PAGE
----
Canadian court stays Lai's deportation
Updated: 2006-06-02 06:09 A Canadian judge ruled on
Thursday to delay the planned deportation of accused smuggling kingpin Lai
Changxing, one of China's most wanted fugitives.
kingpin Lai Changxing, one of China's most wanted fugitives, gestures
while talking to media outside his residence in Vancouver, British
Columbia June 1, 2006. A Canadian judge agreed to delay his deportation
while he challenges a ruling by Canadian immigration officials.
Lai, who fled to Canada in 1999 with his
family, had asked for the delay while he challenges a ruling by Canadian
immigration officials that he would get a fair trial if repatriated to China.
The Canada Border Service Agency has been poised to remove Lai on May 26, but
the judge's order stayed deportation at least until a federal court rules if it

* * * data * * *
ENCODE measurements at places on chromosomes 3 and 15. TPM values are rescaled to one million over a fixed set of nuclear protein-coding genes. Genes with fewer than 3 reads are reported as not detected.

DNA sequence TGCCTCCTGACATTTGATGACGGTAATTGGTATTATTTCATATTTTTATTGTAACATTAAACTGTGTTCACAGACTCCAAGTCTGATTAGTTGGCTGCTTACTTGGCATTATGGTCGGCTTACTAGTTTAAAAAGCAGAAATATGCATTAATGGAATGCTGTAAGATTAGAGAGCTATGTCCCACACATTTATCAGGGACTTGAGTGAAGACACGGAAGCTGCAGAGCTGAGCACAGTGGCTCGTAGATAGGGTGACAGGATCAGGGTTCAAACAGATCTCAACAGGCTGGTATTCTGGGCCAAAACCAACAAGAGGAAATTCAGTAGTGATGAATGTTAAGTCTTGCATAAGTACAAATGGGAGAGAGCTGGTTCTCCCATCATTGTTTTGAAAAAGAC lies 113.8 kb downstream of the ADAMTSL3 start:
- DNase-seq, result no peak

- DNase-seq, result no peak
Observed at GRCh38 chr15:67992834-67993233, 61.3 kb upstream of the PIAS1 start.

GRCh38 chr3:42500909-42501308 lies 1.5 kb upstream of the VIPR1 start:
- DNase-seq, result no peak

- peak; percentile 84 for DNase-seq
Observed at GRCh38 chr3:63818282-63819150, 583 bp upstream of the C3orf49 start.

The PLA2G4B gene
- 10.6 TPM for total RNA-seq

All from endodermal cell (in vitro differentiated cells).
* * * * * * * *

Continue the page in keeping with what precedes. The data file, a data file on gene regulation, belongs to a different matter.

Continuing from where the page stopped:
will hear his latest legal challenge.
Federal Judge Carolyn Layden-Stevenson said Lai faced ˇ°irreparable harmˇ± if
deported now, because it was unlikely that China would allow him to come back to
Canada, if Lai eventually won the Canadian court case.
Lai is accused of masterminding a multibillion-dollar operation that bribed
officials and police to avoid taxes and duties on goods ranging from fuel to
cigarettes smuggled into China's coastal Fujian province in the 1990s.
Lai is put under house arrest in Vancouver and has denied wrongdoing.
Canadian immigration officials have rejected Lai's attempts to get political
Canada says it has received diplomatic assurances from China that Lai will
not be executed if returned and convicted.
Canada, which does not have capital punishment, has traditionally refused to
deport accused and convicted criminals to countries where they face